Finding yourself in Cancer World happens very suddenly. The doctor -- or someone close to you -- tells you it's cancer, and all of a sudden everything changes. How are you supposed to know, instantly, how to be supportive to a woman going through something this terrifying?
I thought the best way to offer help to the husbands, other family members, partners, and friends who suddenly find themselves thrust into this role was to ask the cancer patients themselves what was most -- and least -- helpful. Here are seven things women with breast cancer and their partners have discovered about what worked best when it came to supporting them through this ordeal.
Support whatever she decides.
Breast cancer involves endless decisions: lumpectomy and radiation or mastectomy? Some women elect to have a bilateral mastectomy (both breasts removed), so they feel safer. These decisions can be really scary for a woman to talk to her partner and friends about. It may sound like she's asking for advice, and you may feel underqualified to give it.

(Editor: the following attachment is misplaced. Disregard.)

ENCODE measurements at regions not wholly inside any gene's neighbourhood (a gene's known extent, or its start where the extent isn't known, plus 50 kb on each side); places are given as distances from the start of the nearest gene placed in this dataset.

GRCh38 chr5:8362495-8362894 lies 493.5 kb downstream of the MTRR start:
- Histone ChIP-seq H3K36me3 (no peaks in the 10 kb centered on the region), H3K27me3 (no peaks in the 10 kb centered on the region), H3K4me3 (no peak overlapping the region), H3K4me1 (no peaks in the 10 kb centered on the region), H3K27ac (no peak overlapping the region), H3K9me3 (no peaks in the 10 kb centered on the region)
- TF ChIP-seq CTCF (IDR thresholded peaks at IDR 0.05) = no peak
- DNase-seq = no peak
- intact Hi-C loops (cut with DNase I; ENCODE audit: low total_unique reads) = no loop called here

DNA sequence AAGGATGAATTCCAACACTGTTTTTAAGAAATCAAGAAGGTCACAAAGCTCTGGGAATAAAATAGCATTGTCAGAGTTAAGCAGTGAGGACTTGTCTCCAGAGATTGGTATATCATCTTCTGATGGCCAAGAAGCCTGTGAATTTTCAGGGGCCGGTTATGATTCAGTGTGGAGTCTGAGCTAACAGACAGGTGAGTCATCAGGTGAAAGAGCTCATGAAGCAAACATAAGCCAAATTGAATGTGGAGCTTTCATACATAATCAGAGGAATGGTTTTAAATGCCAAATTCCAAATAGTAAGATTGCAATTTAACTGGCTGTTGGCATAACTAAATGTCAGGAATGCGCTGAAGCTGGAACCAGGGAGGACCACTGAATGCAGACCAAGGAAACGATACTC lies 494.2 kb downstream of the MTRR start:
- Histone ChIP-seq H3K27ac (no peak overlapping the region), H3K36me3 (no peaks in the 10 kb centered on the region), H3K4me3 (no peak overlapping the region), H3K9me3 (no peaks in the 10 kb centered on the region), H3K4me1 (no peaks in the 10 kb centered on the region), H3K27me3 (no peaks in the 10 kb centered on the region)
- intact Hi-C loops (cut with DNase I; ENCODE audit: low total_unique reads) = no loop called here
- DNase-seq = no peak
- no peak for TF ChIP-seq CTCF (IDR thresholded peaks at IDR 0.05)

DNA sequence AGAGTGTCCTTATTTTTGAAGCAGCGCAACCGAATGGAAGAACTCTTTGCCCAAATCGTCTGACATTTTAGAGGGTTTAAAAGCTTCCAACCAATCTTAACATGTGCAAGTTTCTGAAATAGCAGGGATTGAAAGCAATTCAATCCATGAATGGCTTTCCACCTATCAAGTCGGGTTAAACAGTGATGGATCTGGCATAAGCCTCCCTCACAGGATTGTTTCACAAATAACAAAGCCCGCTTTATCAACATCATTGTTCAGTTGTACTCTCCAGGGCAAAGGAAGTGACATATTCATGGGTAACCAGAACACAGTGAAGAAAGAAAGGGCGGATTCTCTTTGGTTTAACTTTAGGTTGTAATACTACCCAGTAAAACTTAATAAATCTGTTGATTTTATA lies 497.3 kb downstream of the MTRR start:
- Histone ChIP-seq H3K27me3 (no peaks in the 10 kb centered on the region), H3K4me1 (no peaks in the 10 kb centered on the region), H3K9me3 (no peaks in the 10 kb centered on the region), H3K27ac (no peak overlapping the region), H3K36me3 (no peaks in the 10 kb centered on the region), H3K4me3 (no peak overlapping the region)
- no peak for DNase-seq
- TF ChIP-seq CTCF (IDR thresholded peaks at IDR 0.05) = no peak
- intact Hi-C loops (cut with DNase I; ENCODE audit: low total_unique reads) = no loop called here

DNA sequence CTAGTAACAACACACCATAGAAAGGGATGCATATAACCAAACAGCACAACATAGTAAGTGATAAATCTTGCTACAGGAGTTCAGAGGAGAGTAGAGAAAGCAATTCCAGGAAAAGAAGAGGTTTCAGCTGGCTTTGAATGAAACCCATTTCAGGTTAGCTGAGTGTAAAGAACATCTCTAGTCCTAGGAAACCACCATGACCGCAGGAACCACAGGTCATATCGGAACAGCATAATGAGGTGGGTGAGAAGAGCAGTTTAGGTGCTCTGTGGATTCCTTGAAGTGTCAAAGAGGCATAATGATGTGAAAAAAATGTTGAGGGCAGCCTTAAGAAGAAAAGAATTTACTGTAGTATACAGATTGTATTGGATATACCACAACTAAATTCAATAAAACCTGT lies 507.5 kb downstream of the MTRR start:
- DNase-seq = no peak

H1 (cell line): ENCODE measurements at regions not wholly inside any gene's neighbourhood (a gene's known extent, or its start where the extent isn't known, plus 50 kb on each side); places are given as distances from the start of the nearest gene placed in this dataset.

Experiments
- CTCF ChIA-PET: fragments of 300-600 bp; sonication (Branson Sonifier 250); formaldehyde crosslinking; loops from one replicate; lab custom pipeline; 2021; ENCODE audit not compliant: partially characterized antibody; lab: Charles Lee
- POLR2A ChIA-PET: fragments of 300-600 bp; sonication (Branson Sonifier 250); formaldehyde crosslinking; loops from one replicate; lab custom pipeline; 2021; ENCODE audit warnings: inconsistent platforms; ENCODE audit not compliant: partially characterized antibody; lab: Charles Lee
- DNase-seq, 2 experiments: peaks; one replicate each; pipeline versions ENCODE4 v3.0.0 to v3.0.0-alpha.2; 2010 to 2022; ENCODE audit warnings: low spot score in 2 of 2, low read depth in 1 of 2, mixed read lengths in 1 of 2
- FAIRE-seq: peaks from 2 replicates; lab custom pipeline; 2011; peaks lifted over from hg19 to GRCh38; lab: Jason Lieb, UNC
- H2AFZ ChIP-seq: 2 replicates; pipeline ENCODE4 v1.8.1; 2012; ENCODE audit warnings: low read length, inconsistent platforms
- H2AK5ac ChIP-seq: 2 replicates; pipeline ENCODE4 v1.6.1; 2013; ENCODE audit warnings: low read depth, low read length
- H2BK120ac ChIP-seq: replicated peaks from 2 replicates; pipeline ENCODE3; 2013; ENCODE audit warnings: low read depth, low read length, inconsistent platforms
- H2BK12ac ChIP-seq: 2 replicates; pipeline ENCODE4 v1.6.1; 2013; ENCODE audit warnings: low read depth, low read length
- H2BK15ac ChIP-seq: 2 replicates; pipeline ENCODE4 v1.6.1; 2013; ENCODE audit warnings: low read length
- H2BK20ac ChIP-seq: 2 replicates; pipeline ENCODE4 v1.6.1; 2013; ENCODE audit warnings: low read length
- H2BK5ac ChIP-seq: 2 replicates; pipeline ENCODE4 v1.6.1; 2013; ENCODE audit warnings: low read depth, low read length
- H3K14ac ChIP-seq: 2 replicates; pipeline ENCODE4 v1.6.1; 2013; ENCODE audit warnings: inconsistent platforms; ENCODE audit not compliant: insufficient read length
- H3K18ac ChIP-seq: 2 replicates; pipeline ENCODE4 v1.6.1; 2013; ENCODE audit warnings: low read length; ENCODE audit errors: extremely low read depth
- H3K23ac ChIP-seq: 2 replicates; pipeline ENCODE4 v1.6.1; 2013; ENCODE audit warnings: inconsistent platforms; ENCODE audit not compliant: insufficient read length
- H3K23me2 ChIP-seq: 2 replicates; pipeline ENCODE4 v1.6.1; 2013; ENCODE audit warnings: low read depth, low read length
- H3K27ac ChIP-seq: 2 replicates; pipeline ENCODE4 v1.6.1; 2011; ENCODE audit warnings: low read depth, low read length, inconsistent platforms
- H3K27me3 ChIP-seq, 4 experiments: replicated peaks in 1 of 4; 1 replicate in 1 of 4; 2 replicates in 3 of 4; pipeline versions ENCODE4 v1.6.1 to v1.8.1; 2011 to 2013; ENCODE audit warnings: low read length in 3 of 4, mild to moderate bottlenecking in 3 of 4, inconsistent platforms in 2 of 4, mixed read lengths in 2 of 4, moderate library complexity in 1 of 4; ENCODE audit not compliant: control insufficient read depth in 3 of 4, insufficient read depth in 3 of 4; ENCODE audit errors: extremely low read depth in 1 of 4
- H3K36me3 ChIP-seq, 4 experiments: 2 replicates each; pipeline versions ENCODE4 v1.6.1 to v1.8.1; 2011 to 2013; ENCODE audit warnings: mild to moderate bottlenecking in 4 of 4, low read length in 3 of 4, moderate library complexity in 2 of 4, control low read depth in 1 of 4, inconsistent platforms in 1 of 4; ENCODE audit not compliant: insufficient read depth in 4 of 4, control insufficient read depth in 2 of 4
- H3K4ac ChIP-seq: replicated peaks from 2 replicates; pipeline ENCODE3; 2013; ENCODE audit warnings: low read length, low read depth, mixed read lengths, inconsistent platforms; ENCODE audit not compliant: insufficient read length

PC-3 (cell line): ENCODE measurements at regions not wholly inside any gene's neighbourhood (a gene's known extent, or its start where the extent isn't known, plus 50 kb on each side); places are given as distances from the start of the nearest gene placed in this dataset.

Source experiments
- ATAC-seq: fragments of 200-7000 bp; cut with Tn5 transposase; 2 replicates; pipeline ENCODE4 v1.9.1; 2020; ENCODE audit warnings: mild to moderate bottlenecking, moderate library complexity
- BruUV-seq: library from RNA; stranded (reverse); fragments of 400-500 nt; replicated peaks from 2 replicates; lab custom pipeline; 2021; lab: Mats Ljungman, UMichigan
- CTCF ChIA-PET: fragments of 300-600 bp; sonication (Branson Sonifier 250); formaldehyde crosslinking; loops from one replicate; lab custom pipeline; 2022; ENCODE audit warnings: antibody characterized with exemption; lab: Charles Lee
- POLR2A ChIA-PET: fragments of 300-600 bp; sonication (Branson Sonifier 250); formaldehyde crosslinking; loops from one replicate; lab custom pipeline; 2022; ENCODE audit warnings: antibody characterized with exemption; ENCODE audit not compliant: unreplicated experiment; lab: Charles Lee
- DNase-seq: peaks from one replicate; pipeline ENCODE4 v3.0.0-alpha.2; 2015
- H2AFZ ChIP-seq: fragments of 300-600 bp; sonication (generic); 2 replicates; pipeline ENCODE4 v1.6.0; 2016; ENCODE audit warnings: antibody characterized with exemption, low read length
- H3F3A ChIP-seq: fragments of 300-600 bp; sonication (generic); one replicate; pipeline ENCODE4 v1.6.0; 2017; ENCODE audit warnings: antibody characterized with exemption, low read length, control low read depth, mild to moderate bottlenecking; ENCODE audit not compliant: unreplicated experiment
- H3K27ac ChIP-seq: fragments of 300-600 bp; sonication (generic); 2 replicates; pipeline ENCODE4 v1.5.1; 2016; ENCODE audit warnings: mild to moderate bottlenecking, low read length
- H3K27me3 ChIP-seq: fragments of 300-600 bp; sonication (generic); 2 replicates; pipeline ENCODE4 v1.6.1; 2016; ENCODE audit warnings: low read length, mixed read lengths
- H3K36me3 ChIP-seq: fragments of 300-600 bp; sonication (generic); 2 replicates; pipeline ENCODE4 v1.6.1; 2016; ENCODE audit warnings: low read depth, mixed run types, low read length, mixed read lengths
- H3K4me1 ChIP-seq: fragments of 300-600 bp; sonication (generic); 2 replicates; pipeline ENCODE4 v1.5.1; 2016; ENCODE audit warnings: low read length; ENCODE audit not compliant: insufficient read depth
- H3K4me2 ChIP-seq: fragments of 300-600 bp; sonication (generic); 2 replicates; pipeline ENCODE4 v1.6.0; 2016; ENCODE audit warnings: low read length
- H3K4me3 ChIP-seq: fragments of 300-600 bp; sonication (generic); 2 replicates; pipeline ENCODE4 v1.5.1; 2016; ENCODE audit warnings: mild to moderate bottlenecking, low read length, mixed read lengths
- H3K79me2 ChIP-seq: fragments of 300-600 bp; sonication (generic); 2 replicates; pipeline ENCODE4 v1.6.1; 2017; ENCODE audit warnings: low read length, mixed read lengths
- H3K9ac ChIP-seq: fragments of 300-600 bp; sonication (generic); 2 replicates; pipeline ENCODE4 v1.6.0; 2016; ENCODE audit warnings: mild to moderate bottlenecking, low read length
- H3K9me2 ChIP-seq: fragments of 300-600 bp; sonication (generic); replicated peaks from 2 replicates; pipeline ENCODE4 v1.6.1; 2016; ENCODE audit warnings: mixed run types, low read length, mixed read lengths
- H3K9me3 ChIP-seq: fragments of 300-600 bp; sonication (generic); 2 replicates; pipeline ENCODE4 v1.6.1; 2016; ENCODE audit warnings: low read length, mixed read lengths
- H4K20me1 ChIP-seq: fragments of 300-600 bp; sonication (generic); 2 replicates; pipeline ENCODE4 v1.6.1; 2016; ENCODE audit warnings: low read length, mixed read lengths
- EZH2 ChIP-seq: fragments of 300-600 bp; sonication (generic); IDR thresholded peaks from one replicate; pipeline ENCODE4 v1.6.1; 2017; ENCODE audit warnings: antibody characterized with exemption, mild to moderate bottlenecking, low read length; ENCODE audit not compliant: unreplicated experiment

Don't worry -- no one expects you to be a medical expert. Your role is to act as a sounding board. Listen to everything she says without judgment, letting her bounce her thoughts off of you. Help her weigh the pros and cons, but let her make the decisions. And make it clear you'll be behind her 100 percent. Try to listen for the fears and other emotions underlying her decision, and offer as much emotional reassurance as you can.
This is particularly important when it comes to the emotional flashpoint of mastectomy. Many women resist mastectomy even when the doctor advises it, because they fear their partner will find them less attractive. If you're that partner, this is where you come in. Let her know what you really care about: her safety and health, and reassure her that her fears are unfounded. Tell her that her health is paramount and you feel strongly that she not take unnecessary risks where her life and future are concerned.